A version of this article was originally published in The Daily Brief, our Maine politics newsletter. Sign up here for daily news and insight from politics editor Michael Shepherd.
The board that would oversee Maine’s electric distribution system under Question 3 on November’s ballot would add a unique layer to our politics, creating a new political entity whose members would represent large and divided areas.
Outside of the last presidential election in the 2nd Congressional District and U.S. Sen. Susan Collins’ victory in 2020, Maine has been a firmly Democratic state since Gov. Janet Mills took over more than four years ago. That party would also have an edge in these new elections.
Democrats would be hampered a little because a large share of their voters are in southern Maine. Republicans are fewer in number but more evenly dispersed throughout the state, giving them an outside shot to win at least four of the seven districts based on my analysis of 2022 voter registration data. Three of the districts look like tossups.
How it works: Under the proposal, seven elected board members each representing five Maine Senate districts would effectively assume the role that Central Maine Power Co. and Versant Power serve now. There would be party primaries for these nominations as well.
Those seven people would appoint six experts who would also serve as voting members of the new utility, making the elected members just a little bit more powerful than the others.
Some of these districts would be massive. For example, only one person would represent all of Aroostook and Piscataquis counties, plus Millinocket and western Penobscot County into almost all of Somerset County and the Farmington area. Bangor would be grouped into a region including all of Hancock and Washington counties. On the other hand, four districts would contain parts of either Cumberland or York counties.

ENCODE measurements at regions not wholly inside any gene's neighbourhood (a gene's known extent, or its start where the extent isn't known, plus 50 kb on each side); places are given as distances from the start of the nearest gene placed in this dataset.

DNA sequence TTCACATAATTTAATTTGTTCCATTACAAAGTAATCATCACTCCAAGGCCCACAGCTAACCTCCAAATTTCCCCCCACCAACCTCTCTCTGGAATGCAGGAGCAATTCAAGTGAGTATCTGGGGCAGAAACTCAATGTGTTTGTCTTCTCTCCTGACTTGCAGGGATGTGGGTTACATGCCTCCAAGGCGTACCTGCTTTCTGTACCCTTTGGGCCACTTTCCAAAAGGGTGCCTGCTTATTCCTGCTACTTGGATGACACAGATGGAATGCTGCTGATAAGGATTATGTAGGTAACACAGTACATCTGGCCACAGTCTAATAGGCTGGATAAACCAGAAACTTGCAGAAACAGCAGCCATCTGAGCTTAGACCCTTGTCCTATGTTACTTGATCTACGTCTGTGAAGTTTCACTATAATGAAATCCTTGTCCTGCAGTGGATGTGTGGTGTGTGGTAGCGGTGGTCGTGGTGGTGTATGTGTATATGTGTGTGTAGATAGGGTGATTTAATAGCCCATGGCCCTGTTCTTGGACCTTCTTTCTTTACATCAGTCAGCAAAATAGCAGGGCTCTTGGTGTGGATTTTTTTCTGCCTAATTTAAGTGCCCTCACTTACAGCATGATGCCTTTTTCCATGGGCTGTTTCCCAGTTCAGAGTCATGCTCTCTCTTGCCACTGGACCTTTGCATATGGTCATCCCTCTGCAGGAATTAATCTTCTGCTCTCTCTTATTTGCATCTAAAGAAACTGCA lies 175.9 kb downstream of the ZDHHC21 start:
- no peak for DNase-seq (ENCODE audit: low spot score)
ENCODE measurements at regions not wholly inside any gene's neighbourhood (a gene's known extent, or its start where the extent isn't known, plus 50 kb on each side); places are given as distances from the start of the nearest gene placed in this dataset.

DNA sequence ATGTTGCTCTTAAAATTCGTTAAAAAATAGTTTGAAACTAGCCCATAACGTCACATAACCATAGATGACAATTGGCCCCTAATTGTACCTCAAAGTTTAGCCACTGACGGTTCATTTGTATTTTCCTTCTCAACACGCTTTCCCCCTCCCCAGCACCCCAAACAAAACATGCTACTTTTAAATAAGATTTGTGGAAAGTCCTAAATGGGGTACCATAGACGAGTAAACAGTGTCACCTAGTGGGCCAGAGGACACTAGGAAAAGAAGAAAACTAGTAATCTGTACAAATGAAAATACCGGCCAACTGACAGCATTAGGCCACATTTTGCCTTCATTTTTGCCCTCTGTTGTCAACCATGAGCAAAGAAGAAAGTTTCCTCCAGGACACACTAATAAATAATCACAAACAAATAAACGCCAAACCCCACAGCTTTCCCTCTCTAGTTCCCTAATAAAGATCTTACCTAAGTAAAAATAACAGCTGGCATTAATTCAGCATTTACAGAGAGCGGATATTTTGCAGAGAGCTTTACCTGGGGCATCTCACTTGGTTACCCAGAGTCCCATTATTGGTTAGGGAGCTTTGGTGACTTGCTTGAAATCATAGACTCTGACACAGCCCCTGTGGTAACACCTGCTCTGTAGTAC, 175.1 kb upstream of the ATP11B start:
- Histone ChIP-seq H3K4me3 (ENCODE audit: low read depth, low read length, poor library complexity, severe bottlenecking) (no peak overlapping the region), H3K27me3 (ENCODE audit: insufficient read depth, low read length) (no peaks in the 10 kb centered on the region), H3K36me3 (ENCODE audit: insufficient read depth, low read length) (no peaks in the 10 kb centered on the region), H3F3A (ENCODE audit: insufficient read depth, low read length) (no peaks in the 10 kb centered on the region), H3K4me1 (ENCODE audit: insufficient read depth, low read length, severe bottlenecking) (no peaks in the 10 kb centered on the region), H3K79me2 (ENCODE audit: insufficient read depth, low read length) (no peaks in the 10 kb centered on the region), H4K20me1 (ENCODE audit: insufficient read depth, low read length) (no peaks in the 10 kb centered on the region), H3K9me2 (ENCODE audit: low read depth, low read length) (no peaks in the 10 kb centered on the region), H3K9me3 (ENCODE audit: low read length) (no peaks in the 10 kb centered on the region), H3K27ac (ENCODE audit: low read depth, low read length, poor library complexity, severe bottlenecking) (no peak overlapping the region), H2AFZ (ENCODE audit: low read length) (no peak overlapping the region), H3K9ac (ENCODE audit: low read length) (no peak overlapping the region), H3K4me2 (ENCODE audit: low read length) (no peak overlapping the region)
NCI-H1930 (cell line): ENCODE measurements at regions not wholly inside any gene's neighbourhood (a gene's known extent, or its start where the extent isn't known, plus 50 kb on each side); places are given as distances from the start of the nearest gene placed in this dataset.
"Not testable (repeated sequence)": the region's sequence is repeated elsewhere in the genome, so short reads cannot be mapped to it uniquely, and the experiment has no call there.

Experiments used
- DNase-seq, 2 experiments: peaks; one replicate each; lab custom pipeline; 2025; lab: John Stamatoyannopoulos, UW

The politics: Democrats have a massive voter registration advantage in the district that would contain Portland, with a 32-percentage-point edge on Republicans. They would also have healthy 14- and 12-point leads in two seats based in Lewiston and York County, respectively. The only strong seat for Republicans is the one in northern Maine, where they have a 14-point edge on Democrats.
Assuming Democrats sweep their three strong seats and Republicans take their one, control of the board will run through the other areas. The Bangor-based district is a true toss-up, with Democrats having only a 0.8-point edge there. In an Augusta-based district including Waldo, Knox and Lincoln counties, they have only a 2-point edge. Republicans have a 4-point edge in a district including Waterville, Auburn and almost all of Oxford County.
But, but, but: The question, which is being pushed by the political group Our Power and is opposed by CMP and Versant, needs to pass for any of this to matter. If it does, the entire question could be delayed as part of a legal battle that could take between five and 10 years to settle. A CMP-backed question on the ballot seeks to force another vote on the takeover.
There are also lots of caveats about the elections. There would be party primaries, and Democrats or Republicans could gain advantages by picking the right candidates.
The board would also not have unchecked authority. Like the current utilities, it would not control power generation. It would also be overseen by the Maine Public Utilities Commission. Once the board sets up, its first orders of business would be appointing expert members, plus getting into grid planning, financing the billions in borrowing needed to buy infrastructure and contracting with companies that would help run the system.
What’s next: Adding new elections to Maine’s political system is still a major move. Candidates would be eligible for public financing, and lots of money could come into the state during these races for staggered six-year terms.
Proponents argue this would improve responsiveness to the public, while the utilities argue it would politicize the grid. We will soon see where voters land.